For those who might be dubious about flexjobs.com’s contention that 75% of employees “are less distracted at home,” a survey from Atlassian, a developer of team productivity software, offers some common-sense confirmation: “Seventy-six percent prefer to avoid the office when they need to concentrate on an important task.”

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Naturally, the rising tide of Chicago home workers creates a corresponding surge in the need for Chicago home workplaces—areas fully or partially given over to business activity. We have already seen an increase in the interest that prospective buyers are expressing (and Realtor® Magazine predicts that home offices “will become a hot amenity for the long term”).

All this points to at least one wrinkle that hasn’t as yet been given much attention: workplace safety. The requirement for things like smoke detectors, adequate lighting and ventilation, and unobstructed walkways are second nature to human resource professionals—but few Chicago home workers have probably given them much thought. The immediate need for a strong Wi-Fi connection and comfortable seating are more likely to have drawn their attention. Yet, according to the government’s telework.gov website, ensuring workplace safety is the remote worker’s responsibility. Given the number of hours now being spent in Chicago home offices, that is worth treating seriously.

At Lofty Real Estate, it is our job to track the latest ins and outs of the everchanging Chicago home marketplace—and to share them with our clients that are buying, selling, and/or looking for property management for their real estate investment.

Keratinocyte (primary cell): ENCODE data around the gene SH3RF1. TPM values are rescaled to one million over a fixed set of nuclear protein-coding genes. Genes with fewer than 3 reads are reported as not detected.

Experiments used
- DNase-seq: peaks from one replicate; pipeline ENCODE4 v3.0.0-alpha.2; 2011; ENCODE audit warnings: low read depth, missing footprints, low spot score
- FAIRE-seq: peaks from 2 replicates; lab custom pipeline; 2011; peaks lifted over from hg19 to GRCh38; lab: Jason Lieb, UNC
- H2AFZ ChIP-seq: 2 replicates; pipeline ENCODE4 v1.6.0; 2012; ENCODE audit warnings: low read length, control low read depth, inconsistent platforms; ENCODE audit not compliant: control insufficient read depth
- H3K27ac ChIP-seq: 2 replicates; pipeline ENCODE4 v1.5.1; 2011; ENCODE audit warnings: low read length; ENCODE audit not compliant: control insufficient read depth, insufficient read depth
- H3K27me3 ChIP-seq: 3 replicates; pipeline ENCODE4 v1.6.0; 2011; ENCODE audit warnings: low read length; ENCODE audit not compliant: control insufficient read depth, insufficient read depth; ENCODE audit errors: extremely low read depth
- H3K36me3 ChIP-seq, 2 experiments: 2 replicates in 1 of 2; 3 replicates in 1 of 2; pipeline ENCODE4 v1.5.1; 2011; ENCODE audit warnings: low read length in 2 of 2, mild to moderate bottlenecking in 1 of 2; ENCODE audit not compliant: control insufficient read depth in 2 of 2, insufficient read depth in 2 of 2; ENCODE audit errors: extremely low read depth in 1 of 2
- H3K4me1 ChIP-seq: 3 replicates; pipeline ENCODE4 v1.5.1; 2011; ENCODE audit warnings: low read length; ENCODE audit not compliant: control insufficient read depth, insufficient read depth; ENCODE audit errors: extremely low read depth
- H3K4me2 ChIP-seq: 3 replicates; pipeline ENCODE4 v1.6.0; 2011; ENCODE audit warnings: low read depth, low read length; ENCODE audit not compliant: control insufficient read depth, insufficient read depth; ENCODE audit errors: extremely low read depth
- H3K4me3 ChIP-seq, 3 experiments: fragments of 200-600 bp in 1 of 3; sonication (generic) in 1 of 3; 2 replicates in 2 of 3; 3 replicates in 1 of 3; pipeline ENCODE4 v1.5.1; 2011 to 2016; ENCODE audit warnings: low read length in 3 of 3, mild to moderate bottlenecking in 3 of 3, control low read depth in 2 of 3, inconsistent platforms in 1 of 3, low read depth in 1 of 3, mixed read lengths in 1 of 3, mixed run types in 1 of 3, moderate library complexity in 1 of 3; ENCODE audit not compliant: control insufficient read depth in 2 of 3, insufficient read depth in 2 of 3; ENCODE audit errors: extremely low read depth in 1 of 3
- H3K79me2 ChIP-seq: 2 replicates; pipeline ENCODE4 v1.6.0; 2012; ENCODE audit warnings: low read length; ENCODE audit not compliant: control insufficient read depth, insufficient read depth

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When to List: Controversy in This One-Off Year

When to List: Controversy in This One-Off Year

By | Agents, brokers, home buyer, home buying, real estate

Sometimes, the timing for when to list your Chicago home is pretty much dictated by circumstances. Whether they be personal or professional changes that call for a move, when to list is (as politicians say) "baked in." When to list can't be rescheduled.

When that isn’t the case—when the timing is solely up to you—there are two ways to look at the decision. One of them is controversial.

Controversial: timing by season. Although many commentators do seem to come down on the side of listing for real estate’s busy season, there are reasonable arguments that counter it. Statistics do prove that the majority of transactions are initiated during good weather. During the spring and summer months, when the sun shines the longest, buyers tend to have more optimism (and possibly energy, although that’s debatable). There are definitely more prospective buyers during the peak real estate season—and they’re out in the neighborhoods house-hunting.